|(2)||Without doing any additional calculations, what difference would it have made if you had used RSUM (which computes the sum rather than the mean) rather than RMEAN?|
|J.||The New York Times recently carried an article on homicide rates under the title "Curse of the South: Behind American Homicide." The article showed that the homicide rate in the South was 9.0 per 100,000 population compared to 5.4 for the Northeast, 6.4 for the Midwest, and 7.7 for the West. The data from the article are in the Stata file murder.dta can be downloaded by clicking on the name or can be found in the course home directory; using those data perform a two sample t-test comparing the South to the rest of the country. Discuss your results.|
|K.||Use Stata to do a simple analysis of variance of the murder rate data comparing the four regions identified in the Times article. Discuss your results.|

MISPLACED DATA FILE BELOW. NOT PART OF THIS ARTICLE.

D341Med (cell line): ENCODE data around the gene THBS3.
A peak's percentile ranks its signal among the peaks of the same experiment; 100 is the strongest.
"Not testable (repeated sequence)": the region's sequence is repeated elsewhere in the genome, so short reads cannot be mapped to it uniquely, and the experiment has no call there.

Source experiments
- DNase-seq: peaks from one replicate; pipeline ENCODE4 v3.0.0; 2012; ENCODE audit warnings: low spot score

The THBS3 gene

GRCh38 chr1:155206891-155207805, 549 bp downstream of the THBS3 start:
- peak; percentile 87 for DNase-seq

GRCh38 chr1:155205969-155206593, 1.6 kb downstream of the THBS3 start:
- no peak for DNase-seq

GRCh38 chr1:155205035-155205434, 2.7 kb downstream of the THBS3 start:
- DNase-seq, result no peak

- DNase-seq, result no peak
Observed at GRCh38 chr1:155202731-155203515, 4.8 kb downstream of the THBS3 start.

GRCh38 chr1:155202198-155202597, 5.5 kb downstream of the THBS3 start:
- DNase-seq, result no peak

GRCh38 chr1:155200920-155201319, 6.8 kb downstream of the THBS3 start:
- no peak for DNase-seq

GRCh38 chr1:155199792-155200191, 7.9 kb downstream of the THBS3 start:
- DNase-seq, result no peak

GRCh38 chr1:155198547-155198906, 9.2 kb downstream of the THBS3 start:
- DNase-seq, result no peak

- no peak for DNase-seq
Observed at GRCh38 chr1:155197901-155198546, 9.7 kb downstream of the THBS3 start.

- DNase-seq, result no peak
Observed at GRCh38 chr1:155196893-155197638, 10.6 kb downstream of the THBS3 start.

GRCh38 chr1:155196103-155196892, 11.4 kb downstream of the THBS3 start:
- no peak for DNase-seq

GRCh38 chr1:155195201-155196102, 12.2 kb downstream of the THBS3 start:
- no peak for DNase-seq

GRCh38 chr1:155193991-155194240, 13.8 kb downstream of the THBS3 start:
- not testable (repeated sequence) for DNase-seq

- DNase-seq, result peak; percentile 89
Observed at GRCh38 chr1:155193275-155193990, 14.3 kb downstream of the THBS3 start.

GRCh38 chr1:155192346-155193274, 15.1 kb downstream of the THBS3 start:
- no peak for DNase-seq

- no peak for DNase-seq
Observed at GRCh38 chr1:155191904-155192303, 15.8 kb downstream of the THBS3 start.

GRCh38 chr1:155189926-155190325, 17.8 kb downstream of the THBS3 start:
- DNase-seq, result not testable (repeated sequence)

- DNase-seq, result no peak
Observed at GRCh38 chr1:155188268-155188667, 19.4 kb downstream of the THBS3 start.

|L.||Segal and his colleagues have published an update of ideology measures for Supreme Court justices that include considerably more justices. Replicate the regression analysis reported in the Segal and Cover article in the readings using the data in the file justices.dta, which can be downloaded by clicking on the link, or accessed from the course home directory. How do your results compare to what was reported in the article?|
Three candidates ran for state legislature. In their reports on campaign contributions, they reported the following figures:
Complete a oneway analysis of variance testing the hypothesis that the mean contribution varied by candidate. Present the results using an ANOVA table, and state you conclusion about the hypothesis you tested.
Last modified, October 18, 2006